The Evolutionary and Psychological Significance of Play
A Special Issue of Learning & Behavior
Call for preliminary proposal is closed
(The deadline was November 1, 2016)
Although members of a myriad array of species play, all play is not the same. Species that play differ in terms of the forms and functions of their play and so it is possible that the evolutionary benefits of play vary from species to species. If so, is it the case that the evolutionary significance of play varies systematically, with additional benefits being added as species increase in cognitive or social complexity? Or are the benefits of play distributed more equally across the animal kingdom? What are the evolutionary and psychological benefits of play? Answering these questions is complex and will require contributions from a number of fields including animal behavior, animal welfare, anthropology, neuroscience, evolutionary biology and psychology. To address these questions, Learning & Behavior is inviting contributions to a special issue on the evolutionary and psychological significance of play. The papers can be reviews, empirical or theoretical in nature.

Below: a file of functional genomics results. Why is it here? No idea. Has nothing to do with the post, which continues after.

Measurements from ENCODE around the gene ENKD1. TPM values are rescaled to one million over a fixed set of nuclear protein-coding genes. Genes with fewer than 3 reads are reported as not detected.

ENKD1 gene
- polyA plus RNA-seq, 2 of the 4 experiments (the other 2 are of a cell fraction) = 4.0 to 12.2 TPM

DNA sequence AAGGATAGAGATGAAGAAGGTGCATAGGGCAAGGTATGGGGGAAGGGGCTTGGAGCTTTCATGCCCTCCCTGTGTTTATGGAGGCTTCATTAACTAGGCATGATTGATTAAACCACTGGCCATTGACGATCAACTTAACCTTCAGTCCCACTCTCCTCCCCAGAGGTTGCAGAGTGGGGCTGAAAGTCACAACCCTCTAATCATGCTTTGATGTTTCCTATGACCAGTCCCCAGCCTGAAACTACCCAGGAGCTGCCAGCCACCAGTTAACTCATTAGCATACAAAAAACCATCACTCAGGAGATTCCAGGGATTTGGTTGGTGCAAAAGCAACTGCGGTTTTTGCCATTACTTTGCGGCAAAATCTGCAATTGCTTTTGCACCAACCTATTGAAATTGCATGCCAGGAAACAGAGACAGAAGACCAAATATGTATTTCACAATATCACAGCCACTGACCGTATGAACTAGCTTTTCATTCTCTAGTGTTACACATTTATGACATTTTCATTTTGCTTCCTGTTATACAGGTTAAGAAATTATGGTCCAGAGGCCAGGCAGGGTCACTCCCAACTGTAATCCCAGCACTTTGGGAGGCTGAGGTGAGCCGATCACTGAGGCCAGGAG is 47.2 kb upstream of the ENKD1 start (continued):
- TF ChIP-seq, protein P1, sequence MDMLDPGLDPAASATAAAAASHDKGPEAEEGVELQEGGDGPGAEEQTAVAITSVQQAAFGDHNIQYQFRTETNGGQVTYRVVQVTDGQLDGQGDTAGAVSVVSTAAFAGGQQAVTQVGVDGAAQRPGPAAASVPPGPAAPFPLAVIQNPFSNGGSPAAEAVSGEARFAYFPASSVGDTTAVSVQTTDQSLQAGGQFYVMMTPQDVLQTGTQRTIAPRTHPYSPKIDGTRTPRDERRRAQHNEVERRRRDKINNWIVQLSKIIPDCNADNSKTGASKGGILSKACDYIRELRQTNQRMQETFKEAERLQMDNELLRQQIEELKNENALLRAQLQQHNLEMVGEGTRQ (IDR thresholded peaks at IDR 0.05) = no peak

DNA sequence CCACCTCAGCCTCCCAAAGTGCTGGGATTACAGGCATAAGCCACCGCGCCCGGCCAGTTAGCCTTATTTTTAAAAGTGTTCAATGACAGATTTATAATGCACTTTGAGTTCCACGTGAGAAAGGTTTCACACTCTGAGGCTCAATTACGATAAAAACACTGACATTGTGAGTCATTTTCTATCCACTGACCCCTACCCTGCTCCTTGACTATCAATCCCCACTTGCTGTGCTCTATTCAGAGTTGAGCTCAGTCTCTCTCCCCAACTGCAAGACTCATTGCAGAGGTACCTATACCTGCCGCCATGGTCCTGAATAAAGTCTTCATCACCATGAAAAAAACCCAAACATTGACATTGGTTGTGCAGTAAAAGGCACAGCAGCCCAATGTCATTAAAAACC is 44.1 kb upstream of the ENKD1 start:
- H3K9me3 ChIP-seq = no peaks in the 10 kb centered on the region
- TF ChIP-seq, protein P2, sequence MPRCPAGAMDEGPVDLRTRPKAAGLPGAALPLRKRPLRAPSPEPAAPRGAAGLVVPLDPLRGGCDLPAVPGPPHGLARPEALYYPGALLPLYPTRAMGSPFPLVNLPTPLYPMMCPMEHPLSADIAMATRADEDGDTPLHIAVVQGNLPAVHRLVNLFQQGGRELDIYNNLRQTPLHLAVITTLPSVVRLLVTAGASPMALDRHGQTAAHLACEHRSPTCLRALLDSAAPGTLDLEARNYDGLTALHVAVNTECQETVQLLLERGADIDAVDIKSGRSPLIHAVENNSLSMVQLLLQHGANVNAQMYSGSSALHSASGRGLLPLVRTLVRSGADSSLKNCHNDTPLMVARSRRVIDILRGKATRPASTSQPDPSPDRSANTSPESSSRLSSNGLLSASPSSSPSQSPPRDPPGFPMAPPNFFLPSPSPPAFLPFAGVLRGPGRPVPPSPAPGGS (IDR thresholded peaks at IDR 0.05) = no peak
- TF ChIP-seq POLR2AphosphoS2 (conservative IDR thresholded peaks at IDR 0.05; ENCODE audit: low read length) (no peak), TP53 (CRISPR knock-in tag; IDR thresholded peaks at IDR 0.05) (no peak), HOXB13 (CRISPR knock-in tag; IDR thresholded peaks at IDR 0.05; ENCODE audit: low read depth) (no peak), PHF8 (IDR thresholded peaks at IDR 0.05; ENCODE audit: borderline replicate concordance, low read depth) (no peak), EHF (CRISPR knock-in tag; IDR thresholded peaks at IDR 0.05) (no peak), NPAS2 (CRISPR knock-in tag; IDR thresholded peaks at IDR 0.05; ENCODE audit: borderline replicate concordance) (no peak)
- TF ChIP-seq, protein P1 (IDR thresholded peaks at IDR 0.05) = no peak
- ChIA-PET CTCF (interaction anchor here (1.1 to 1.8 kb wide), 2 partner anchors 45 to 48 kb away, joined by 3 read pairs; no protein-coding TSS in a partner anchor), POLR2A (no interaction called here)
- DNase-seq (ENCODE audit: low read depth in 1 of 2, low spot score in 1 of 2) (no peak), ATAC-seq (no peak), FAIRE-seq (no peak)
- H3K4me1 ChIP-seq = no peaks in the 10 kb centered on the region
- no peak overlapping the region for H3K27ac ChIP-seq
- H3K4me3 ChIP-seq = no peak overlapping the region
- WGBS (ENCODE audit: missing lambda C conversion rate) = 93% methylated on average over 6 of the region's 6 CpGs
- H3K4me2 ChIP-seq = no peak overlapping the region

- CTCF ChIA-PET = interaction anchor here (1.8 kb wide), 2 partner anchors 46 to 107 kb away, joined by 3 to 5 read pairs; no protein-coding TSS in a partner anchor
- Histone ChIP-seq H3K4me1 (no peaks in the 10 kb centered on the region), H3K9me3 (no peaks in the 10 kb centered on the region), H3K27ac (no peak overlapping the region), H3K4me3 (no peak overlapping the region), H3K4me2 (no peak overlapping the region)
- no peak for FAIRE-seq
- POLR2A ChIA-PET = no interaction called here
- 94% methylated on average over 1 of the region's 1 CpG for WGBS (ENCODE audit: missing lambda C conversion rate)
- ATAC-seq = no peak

November 1, 2016: Preliminary proposals due. Please email Lance Miller and Alex de Voogt with a tentative title and a 250- to 500-word description of your proposed paper, making clear its relevance to the evolutionary and psychological significance of play. Indicate all authors and affiliations, as well as the contact information for the corresponding author.
December 1, 2016: Decisions on preliminary proposals emailed to authors.
March 1, 2017: Invited full papers due. The papers will go through the regular peer review process.
Guest Editors/Questions: Lance Miller, Chicago Zoological Society – Brookfield Zoo and Alex de Voogt, American Museum of Natural History.